The sun comes up early, really early. 5:30am in October, 5:45am in November, 6:05am in December. Effectively you need to leave your hotel before 4:30am to leave time to clear the ticket check, drive to Angkor and walk through to the inner reflection pools. That alone can take 15 minutes in the dark. I want to be shooting 30 minutes before sunrise. Remember that the scene turns crowded early so you need to count on get there early and standing around for a while (with a few thousand mosquitoes to keep you company). And that assumes the light does warm up.
Afternoon light is altogether different, consistent and brilliant. By 4:30pm each day the sun is low and rich with golden tones, my favourite light. The air is cooler too, gratefully so. Plan to be where you want to be by 3:30pm. By 5:30pm the sun has set and by 6pm the light is gone.
The light around 5:15am is just enough for 30 second exposures on slow speed film. In these situations high ISO speeds are not enough to overcome the low light. Low ISO and slow exposures yield better images, with superior tones, no noise and lovely definition. You need a tripod. In town there are lots of digital photo shops that also sell cheap tripods ($25 to $35). If you're not a fan of carrying tripods on your travels perhaps it's worth buying one on arrival then donating it to a charity when you leave.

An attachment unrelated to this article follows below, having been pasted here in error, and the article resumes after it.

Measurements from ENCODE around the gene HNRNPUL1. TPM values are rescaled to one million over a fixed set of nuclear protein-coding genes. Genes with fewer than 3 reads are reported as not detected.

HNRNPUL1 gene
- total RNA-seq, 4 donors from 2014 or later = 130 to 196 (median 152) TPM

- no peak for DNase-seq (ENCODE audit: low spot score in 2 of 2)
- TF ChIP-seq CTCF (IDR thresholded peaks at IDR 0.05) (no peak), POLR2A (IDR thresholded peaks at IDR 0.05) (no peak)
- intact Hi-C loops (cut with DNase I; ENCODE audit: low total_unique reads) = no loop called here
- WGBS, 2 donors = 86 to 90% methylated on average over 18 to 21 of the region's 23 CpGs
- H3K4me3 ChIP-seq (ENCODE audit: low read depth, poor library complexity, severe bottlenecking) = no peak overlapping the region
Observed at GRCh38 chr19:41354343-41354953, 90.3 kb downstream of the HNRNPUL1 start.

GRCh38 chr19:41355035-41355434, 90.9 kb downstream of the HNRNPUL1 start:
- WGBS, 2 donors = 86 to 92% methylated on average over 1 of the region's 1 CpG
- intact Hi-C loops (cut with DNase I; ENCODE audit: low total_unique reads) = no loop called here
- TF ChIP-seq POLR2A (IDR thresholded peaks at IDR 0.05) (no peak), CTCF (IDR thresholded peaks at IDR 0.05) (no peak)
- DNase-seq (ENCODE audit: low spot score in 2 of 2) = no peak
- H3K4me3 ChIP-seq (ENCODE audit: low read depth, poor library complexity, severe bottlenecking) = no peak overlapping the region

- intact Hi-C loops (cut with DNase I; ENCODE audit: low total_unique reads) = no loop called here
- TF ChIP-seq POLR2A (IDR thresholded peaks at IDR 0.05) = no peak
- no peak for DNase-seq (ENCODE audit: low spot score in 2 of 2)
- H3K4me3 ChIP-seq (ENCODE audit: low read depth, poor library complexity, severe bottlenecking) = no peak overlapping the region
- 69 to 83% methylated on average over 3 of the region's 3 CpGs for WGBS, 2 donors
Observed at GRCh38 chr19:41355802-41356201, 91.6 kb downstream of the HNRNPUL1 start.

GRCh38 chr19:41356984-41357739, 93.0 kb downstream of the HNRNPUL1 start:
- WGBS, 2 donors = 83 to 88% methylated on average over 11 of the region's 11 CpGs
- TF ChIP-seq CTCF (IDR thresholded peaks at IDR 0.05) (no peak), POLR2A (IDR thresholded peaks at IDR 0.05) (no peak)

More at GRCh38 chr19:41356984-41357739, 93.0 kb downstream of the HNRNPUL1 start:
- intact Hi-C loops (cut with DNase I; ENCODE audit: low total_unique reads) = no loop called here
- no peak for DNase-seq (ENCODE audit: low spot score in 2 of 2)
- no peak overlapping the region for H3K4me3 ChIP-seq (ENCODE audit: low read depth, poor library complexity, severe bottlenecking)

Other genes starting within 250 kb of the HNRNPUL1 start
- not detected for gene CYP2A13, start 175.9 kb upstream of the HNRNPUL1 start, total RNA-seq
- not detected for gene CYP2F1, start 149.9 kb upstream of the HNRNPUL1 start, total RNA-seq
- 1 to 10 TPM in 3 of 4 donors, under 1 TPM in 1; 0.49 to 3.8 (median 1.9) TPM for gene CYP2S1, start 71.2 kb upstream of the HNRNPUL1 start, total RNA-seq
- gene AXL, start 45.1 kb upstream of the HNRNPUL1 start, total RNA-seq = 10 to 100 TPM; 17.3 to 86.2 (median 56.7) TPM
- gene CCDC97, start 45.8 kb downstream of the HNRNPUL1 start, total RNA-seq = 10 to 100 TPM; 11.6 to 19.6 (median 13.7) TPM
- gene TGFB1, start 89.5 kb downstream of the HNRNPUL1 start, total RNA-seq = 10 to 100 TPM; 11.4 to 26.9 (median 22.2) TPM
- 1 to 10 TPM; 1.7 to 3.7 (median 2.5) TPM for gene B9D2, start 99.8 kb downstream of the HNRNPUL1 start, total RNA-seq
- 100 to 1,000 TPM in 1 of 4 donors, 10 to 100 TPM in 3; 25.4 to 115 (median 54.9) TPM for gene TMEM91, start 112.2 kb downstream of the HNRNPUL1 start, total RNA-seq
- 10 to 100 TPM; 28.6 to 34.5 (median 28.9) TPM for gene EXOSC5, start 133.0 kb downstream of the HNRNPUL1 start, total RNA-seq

If you have never used a tripod before the restrictive movement can be annoying. Remember, sunrise at Angkor is really about one shot only, so set and prepare yourself for it. A good place to start is aperture priority, F13, and try adjusting the exposure compensation to under expose half or a full stop to see if you can get richer colour saturations. As the sun gets closer to rising the light is too bright to sustain the rich hues. Be early.
One piece of equipment you'll need every day is a lens cloth. Not so much for dust but for steam. Hotels and vehicles are air-conditioned like the Arctic, so your camera collects condensation like an ice block. If you can keep your gear out of the air-conditioner you'll be better off. But a good cleaning cloth is essential.